Low self-esteem usually has three sides. The first is exhibited by the individual who always seems to be the underdog, the under-achiever, the negative one who says “I couldn’t”, “I shouldn’t”, “I can’t”, “I have no choice” and “I have to”. The opposite side to that, and the second type, is the person who seems very confident superficially, a take-charge type of person, appearing to be much in control, very opinionated and often found in leadership positions. But this is usually a mask for low self-esteem because he/she is likely to be tense, serious, anxious and finicky. When things go wrong that’s when the low esteem comes to the fore. Often perfectionists, they find crises difficult to handle and tend to blame others for everything. They are usually demanding, self-centred, very independent, markedly self-sufficient in their distrust of others and slow to take criticism, instruction or direction. Locked in their own narrow world, they dread new experiences, always going by the book and resenting innovation. In effect, occupying leadership positions without being true leaders. This type of low self-esteem will often deny that anything is wrong, because their belief in being totally in charge and more competent than their bosses or subordinates, is their main protection. Yet being fully in charge of your life actually eliminates the need for anger, insecurity and the desire to judge, control or denigrate others.

Fun Seekers

The third type of personality is the one who is always seeking fun and happiness from others, especially partners and love interests. Laughter becomes a mask for the low opinion these people have of themselves, so everything is done with an emphasis on ‘fun’ to make them feel worthy – either finding it or giving it. Sensitive and thin-skinned, fun people have very low self-esteem, hiding their anxieties behind a bland mask of cheerful superficiality that tends to grate on others after a time because they don’t know when to stop being happy and playing the fool. Like the office clown who tries terribly hard to show how ‘happy’ she is, yet is anything but that; the practical joker who likes to laugh at the expense of others, particularly through racist, sexist or offensive quips – anything to feel superior; the lad who is always hanging out with friends because he cannot stand his own face or company for any length of time; the type who loves a dare, particularly in doing outrageous things, to show his bravado, talent and machismo, and the ones who boast to potential dates about being able to make them laugh and keep them happy.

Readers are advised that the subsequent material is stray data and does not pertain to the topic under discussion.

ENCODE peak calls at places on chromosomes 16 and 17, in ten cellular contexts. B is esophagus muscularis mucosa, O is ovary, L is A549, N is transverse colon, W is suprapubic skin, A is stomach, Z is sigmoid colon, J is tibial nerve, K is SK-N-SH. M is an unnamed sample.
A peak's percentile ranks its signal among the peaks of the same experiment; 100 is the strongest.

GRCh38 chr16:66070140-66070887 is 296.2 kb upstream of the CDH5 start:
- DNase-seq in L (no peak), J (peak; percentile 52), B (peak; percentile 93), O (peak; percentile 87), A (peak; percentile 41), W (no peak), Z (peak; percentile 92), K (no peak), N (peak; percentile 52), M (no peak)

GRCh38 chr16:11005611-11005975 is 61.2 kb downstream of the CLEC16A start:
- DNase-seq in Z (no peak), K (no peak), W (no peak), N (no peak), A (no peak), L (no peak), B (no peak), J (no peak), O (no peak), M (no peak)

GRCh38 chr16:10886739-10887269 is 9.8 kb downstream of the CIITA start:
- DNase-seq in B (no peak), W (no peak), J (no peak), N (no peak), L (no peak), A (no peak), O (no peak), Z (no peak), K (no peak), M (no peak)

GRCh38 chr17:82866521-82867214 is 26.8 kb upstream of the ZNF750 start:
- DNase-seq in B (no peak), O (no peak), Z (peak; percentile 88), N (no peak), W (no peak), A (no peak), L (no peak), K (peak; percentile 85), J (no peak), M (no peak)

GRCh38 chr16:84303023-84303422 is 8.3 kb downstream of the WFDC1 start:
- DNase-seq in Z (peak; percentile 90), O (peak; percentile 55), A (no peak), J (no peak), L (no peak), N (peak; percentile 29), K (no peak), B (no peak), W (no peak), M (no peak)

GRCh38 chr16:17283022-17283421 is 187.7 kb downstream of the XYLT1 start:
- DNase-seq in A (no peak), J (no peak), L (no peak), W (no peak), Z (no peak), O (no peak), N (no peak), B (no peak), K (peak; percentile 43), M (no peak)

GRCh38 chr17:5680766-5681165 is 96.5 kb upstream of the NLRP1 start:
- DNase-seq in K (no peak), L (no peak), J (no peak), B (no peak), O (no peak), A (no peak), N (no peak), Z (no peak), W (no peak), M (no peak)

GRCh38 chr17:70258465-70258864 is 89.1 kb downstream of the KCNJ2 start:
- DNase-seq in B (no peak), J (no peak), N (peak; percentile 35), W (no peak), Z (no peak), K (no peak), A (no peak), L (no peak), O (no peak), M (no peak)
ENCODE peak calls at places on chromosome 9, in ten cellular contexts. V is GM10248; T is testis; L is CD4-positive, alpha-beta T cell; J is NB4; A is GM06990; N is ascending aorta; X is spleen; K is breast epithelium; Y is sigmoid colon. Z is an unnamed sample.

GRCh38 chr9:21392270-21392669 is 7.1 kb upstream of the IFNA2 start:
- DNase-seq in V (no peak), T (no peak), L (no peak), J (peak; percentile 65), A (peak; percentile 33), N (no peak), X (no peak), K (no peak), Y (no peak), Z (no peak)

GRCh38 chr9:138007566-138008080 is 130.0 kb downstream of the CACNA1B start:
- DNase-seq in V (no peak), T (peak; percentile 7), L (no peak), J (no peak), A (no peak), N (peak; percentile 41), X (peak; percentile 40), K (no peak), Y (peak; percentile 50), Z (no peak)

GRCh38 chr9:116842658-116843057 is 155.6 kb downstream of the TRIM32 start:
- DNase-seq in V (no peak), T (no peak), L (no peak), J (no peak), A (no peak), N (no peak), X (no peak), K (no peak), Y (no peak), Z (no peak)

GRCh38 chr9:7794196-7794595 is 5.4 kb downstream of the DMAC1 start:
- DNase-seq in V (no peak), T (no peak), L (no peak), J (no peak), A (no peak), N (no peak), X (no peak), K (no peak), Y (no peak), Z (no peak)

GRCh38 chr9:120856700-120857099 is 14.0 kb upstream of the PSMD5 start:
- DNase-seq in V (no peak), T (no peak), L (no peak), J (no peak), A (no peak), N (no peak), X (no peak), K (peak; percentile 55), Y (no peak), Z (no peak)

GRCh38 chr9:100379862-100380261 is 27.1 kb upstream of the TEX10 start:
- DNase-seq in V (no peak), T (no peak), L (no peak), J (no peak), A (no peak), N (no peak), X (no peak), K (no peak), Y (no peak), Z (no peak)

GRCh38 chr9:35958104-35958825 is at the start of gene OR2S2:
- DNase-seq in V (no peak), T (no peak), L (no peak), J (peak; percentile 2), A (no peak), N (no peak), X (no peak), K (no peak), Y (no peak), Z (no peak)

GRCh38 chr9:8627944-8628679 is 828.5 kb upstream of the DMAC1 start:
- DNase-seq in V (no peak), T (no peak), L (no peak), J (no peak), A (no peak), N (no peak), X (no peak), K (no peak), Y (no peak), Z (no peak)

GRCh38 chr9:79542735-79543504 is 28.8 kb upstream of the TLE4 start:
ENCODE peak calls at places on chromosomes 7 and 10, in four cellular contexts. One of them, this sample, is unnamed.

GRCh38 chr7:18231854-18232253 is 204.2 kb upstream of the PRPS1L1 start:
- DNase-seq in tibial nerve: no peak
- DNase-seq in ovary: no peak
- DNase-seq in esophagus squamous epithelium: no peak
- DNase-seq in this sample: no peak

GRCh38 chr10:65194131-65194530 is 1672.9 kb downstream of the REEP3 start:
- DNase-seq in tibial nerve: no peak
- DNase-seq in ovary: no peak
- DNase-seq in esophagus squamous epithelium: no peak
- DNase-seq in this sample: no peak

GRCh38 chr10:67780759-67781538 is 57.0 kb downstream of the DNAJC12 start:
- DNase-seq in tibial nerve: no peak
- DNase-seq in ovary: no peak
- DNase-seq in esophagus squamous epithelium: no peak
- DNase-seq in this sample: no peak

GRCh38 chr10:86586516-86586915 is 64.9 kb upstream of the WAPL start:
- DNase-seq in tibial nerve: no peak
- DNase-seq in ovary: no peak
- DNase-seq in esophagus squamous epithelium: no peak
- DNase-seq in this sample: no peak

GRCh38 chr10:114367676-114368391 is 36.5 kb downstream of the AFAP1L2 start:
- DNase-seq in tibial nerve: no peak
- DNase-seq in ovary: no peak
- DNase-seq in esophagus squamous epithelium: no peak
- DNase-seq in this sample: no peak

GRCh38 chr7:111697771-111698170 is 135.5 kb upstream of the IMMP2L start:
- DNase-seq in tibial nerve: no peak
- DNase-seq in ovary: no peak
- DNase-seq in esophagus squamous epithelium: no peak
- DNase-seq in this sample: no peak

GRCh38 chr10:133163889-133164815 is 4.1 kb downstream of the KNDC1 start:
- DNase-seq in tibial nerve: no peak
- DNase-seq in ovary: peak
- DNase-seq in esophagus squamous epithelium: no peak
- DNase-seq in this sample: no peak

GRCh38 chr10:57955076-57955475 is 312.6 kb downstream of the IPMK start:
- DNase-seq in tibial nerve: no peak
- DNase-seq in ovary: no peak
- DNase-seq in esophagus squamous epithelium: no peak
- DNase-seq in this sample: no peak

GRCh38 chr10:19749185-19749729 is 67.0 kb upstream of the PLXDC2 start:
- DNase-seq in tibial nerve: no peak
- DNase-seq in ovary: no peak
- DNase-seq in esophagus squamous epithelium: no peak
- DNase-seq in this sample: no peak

In relationships, fun people find it hard to commit to others because of their acute social fears. The main desirable attribute they offer to potential partners is ‘fun’, always seeking laughter, sex and good times to hide their insecurity and pain. However, as ‘fun’ people always try too hard, they are in fact the most boring, mirthless people around, the type who have little humour themselves. It then becomes heavy work for their partners. This is because laughter has to be found within us. No one can make us happy, only enhance that happiness. Fun people’s method of feeling significant is to be the centre of attention in a more positive way. But, as their activity is often not genuine, more to hide their low confidence than to enhance it, their effort isn’t really effective. They never openly address their personal pain or hurt. They are reluctant to trust others and are even more reluctant to commit themselves to anyone, which makes them feel insignificant if they are not being perennially happy lads or laddettes. To behave otherwise would deny them the attention they crave.

Many people with low self-esteem gravitate towards the uniformed and public services where they can use the power invested in them, while being validated by the uniform and authority, to boost their self- confidence and ego. The strict hierarchy affords the security of a given status, reinforces the ‘traditions’ to be maintained, and the consistent feedback they require. However, that is also what makes change so difficult to introduce in these occupational fields. The fear of innovation and the lack of self-belief to carry it out foil them every time. Very confident people tend to become scientists, engineers, entrepreneurs, writers or creative, artistic types, preferring to control their own environment and destiny. The commercial, media and technology spheres also appear to provide the freedom of expression and the font of opportunity they actively seek.

Source by Elaine Sihera